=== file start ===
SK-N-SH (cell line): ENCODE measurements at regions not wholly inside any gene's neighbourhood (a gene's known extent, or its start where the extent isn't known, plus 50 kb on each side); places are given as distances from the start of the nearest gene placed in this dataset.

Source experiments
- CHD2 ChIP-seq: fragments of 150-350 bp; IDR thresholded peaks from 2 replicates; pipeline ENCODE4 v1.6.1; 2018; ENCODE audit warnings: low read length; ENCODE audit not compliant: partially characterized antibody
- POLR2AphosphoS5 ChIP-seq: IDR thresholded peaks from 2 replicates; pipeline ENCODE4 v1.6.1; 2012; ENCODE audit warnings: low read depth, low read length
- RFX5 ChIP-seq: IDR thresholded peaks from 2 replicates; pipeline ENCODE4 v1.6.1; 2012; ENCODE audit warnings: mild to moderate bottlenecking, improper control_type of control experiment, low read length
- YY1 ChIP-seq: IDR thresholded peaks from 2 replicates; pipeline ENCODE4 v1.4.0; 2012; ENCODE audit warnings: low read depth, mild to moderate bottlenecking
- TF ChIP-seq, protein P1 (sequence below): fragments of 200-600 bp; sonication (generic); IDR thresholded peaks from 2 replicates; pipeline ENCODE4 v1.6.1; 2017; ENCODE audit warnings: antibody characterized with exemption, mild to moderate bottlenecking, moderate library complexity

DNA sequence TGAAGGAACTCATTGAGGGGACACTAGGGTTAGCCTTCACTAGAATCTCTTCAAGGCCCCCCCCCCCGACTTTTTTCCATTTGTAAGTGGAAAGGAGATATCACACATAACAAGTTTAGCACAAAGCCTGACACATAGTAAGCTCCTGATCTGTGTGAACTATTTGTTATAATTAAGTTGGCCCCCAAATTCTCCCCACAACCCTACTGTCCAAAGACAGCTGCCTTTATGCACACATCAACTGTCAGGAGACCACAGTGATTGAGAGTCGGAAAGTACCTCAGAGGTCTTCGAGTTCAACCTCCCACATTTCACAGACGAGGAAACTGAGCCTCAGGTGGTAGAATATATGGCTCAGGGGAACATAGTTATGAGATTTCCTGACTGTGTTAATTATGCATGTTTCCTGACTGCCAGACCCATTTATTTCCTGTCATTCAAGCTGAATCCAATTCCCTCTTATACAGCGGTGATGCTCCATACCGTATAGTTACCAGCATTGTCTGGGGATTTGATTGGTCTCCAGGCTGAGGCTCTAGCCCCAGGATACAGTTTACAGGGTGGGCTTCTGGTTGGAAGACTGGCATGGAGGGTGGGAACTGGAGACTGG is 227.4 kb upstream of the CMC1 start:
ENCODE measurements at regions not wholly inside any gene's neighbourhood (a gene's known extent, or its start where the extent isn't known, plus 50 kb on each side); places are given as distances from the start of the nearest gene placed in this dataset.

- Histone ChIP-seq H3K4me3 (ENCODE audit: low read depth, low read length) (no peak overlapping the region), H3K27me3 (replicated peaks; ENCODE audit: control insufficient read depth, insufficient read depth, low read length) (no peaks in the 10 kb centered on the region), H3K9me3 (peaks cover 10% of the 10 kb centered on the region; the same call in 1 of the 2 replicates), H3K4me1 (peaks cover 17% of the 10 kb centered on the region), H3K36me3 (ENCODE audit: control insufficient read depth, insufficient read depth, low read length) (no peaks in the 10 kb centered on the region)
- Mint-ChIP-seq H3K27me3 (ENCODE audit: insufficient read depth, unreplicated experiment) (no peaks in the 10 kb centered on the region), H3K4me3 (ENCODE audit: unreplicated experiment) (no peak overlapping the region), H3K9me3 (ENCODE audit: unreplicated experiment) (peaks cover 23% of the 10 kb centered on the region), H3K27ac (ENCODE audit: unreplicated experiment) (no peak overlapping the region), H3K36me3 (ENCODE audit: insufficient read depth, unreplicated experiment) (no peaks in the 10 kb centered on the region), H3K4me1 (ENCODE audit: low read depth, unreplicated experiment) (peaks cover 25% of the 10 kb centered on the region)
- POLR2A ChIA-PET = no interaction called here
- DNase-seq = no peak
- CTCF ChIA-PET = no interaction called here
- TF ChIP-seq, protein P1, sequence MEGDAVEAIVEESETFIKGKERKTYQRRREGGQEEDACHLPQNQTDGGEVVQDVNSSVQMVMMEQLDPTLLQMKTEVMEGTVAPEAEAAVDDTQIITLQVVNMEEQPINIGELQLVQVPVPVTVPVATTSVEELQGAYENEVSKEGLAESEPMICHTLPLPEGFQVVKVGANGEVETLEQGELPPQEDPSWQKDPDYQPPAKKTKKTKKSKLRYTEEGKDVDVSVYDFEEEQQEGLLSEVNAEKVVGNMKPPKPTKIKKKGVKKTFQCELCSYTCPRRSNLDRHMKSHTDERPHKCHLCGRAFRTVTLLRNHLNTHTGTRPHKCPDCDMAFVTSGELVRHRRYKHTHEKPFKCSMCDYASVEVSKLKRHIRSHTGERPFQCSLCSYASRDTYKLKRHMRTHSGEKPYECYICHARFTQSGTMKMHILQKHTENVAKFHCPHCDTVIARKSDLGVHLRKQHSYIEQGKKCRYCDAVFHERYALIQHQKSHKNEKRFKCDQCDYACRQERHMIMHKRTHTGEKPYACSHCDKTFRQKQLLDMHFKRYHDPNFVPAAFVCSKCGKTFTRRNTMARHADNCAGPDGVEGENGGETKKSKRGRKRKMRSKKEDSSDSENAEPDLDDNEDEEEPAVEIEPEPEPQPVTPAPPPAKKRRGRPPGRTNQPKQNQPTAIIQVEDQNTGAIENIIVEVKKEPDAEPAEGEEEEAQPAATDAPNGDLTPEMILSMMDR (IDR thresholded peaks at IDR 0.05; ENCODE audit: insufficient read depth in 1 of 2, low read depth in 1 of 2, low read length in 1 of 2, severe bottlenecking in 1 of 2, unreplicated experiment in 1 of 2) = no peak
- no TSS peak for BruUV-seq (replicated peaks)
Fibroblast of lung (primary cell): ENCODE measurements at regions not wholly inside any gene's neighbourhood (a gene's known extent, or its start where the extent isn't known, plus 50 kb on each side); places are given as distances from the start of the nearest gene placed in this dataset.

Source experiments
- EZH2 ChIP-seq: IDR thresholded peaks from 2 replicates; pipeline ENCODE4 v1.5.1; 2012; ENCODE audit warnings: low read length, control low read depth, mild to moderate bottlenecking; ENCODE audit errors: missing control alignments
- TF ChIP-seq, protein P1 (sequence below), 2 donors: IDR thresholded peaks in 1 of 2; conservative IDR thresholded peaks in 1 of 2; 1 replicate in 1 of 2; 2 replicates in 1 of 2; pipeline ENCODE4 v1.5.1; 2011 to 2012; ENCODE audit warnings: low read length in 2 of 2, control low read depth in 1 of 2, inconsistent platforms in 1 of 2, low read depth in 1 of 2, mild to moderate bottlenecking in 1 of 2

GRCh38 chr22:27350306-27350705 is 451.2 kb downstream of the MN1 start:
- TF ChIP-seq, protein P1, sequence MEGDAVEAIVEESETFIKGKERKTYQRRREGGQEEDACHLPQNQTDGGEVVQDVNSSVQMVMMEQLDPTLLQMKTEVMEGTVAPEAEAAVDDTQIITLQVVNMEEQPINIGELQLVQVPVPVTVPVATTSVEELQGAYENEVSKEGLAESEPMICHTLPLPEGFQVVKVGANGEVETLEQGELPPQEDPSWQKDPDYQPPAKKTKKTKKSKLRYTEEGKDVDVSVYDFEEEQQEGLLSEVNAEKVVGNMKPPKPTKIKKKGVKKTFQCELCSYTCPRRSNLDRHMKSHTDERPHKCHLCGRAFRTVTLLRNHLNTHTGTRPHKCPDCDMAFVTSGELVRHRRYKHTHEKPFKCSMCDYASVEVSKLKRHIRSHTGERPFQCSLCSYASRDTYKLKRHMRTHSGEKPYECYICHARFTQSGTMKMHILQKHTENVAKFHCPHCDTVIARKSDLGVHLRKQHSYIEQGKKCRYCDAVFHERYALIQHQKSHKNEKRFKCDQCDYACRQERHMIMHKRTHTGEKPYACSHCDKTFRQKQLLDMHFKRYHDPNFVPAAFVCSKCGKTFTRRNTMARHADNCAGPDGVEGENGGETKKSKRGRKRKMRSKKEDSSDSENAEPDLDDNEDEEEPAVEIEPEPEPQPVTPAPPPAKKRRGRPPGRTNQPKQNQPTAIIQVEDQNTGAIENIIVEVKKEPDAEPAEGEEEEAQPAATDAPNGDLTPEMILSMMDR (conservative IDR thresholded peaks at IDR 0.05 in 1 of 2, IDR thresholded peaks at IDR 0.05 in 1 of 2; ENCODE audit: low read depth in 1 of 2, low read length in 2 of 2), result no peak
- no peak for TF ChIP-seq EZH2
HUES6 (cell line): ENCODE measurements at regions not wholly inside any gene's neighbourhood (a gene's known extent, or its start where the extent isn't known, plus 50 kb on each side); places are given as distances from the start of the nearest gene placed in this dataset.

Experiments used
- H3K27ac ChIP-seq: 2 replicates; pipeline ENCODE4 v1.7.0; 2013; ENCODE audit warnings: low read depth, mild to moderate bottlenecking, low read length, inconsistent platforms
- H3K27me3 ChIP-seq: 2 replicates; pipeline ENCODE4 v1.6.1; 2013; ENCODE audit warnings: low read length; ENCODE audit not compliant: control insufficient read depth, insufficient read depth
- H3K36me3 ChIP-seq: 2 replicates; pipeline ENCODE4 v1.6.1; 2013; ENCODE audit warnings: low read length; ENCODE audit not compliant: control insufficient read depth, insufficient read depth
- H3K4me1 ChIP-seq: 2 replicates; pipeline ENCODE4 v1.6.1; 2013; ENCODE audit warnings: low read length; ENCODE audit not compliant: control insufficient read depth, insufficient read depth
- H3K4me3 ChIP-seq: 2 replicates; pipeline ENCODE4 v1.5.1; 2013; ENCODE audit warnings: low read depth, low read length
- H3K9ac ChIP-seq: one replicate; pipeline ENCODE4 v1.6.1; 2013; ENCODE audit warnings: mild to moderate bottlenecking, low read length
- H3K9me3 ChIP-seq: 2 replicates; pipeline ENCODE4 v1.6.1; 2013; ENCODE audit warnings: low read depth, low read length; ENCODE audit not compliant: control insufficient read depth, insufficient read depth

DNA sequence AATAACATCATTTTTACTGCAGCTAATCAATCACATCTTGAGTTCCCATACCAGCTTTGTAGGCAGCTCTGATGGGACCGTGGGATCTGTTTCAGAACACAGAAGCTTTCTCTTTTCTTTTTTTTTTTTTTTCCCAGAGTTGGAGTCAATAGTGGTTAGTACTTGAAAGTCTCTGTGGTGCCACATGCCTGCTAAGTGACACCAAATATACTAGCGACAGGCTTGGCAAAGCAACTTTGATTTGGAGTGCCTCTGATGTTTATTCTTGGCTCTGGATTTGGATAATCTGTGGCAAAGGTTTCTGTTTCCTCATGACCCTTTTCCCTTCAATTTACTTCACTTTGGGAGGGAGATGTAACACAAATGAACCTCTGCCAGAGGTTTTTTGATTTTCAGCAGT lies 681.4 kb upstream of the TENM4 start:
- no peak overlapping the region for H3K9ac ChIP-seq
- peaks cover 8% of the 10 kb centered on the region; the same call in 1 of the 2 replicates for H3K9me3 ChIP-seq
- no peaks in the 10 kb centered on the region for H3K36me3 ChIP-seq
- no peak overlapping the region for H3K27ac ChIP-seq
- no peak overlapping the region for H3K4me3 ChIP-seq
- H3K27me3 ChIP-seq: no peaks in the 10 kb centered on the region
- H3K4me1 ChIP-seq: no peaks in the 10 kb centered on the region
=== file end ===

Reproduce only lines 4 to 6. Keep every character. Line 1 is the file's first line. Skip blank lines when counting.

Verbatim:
- POLR2AphosphoS5 ChIP-seq: IDR thresholded peaks from 2 replicates; pipeline ENCODE4 v1.6.1; 2012; ENCODE audit warnings: low read depth, low read length
- RFX5 ChIP-seq: IDR thresholded peaks from 2 replicates; pipeline ENCODE4 v1.6.1; 2012; ENCODE audit warnings: mild to moderate bottlenecking, improper control_type of control experiment, low read length
- YY1 ChIP-seq: IDR thresholded peaks from 2 replicates; pipeline ENCODE4 v1.4.0; 2012; ENCODE audit warnings: low read depth, mild to moderate bottlenecking